Investors turn up the heat on US climate laggards

200 of the world’s leading investors have written to major US corporations urging them to align their climate lobbying with the goals of the Paris Agreement.

The joint letters, sent on behalf of the Investor Expectations on Corporate Climate Lobbying group, which includes BNP Paribas Asset Management, Boston Trust Walden Company, Mercy Investment Services, and the New York State Common Retirement Fund, were sent to 47 of the largest US publicly traded corporations.

The companies, which are on the Climate Action 100+ focus list and have been identified as some of the largest corporate greenhouse gas emitters, span the airline, electric power, auto manufacturing, oil, military equipment, chemical, beverage and retail industries.

They include American Airlines, American Electric Power Company, Chevron Corporation, Exxon Mobil, PepsiCo, Coca-Cola, Wal-Mart Stores, and Ford Motor Company.

The letters, sent on 11 September 2019, warn that lobbying activities that are inconsistent with meeting climate goals are an investment risk.

“As investors, we view fulfilment of the Paris Agreement’s goal – to hold the increase in the global average temperature to well below 2°C above preindustrial levels, and to pursue efforts to limit the temperature increase to 1.5°C – as an imperative.

“We are convinced that unabated climate change will negatively impact our clients, plan beneficiaries, and the value of our portfolios. The IPCC’s report issued in October 2018 makes it clear there is still time to avert serious consequences, but expanded action must begin immediately,” the letter states.

The letter states that major companies have a significant influence on climate and energy policies. The group said it was “concerned about lobbying activities” which it considers to be “inconsistent with addressing the risks posed by climate change.”

The group wrote: “In particular we ask for a review of your own corporate lobbying activities as well as the trade associations and other politically active organisations of which you are a member that represent business interests but, unfortunately often lobby against public policy initiatives addressing the climate crisis.”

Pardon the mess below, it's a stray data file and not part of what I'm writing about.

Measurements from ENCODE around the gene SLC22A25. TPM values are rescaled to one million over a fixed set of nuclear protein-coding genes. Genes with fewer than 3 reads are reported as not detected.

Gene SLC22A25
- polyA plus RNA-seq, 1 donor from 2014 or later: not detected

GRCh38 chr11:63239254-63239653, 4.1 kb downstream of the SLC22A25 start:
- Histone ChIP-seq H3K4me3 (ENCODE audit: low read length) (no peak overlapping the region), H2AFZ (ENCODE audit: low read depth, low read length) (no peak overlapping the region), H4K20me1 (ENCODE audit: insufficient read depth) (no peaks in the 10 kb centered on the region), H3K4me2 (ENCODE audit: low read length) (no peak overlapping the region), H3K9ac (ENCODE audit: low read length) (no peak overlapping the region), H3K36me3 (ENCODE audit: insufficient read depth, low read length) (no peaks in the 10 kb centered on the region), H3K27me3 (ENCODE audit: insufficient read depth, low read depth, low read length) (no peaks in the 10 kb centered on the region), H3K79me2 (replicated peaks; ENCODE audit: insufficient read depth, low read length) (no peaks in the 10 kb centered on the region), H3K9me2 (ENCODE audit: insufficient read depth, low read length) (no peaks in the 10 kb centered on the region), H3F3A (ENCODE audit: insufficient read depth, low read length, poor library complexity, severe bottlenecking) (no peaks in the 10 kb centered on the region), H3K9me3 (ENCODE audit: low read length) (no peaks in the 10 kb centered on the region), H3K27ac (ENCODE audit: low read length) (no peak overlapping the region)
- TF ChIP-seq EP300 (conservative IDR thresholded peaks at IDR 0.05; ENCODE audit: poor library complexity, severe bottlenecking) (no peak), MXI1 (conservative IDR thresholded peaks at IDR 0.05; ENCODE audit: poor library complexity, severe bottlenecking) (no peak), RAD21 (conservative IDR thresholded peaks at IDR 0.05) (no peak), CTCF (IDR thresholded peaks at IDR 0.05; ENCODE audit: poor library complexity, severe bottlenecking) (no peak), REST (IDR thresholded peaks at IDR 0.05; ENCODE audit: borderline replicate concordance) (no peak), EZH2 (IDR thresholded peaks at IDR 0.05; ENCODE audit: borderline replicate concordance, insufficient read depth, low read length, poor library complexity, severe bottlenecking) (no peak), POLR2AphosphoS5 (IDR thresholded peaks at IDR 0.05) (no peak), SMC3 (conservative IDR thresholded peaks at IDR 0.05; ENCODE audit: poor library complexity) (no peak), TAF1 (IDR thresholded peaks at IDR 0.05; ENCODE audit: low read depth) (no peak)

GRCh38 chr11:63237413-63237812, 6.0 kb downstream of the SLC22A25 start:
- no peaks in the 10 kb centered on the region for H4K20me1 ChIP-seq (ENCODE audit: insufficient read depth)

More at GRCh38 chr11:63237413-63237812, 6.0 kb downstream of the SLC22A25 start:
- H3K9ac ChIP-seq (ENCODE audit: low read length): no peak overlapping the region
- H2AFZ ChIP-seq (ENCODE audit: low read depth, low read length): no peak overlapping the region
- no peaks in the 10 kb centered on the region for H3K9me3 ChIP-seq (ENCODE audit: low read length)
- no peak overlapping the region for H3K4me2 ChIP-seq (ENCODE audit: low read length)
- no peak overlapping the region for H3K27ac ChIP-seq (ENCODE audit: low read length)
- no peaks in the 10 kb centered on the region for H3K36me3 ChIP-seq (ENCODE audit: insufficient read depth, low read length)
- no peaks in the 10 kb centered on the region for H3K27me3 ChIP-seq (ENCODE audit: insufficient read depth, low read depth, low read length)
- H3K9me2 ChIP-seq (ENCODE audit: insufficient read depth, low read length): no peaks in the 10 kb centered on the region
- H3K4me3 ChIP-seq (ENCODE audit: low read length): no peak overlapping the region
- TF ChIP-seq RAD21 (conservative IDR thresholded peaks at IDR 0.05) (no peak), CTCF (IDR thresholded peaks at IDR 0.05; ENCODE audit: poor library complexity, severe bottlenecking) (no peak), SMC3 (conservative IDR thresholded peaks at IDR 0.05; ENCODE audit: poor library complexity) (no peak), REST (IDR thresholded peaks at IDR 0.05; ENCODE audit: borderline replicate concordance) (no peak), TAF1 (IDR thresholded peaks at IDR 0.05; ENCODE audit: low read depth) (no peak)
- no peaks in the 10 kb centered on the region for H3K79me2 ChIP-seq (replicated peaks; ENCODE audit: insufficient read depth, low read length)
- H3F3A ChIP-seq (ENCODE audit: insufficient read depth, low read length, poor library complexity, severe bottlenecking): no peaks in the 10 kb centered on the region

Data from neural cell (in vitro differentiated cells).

The investors have given the companies a deadline of 8 November 2019 to make public the steps taken to align with these expectations.

European investors presented a similar letter to a large group of European companies last year. As a result, a dozen companies, including Royal Dutch Shell, BP, Unilever and Equinor, have committed to making changes to their corporate lobbying.

“Climate change is one of the greatest risks facing long-term investors,” New York State comptroller Thomas DiNapoli, trustee of the New York State Common Retirement Fund, said.

“Many companies talk the talk when it comes to building a lower-carbon global economy, but some continue to support agendas and groups that oppose the goals of the Paris Agreement. We need greater transparency and accountability from our portfolio companies,” DiNapoli added.

During recent regulatory proceedings over federal auto fuel efficiency standards and methane emissions from oil and gas production, some companies’ public statements were at odds with lobbying being done by their trade associations. 

“As investors, we can’t allow the companies we invest in to green-wash the public while wagering on climate destruction and regulatory roll-backs in secret. Companies must be held accountable for their words and actions,” New York City Comptroller Scott Stringer said.

“Lobbying must be transparent, disclosed annually to shareholders, and consistent with the Paris Agreement. Our pensioners and our planet depend on it,” Stringer added.

Last Updated: 22 September 2019
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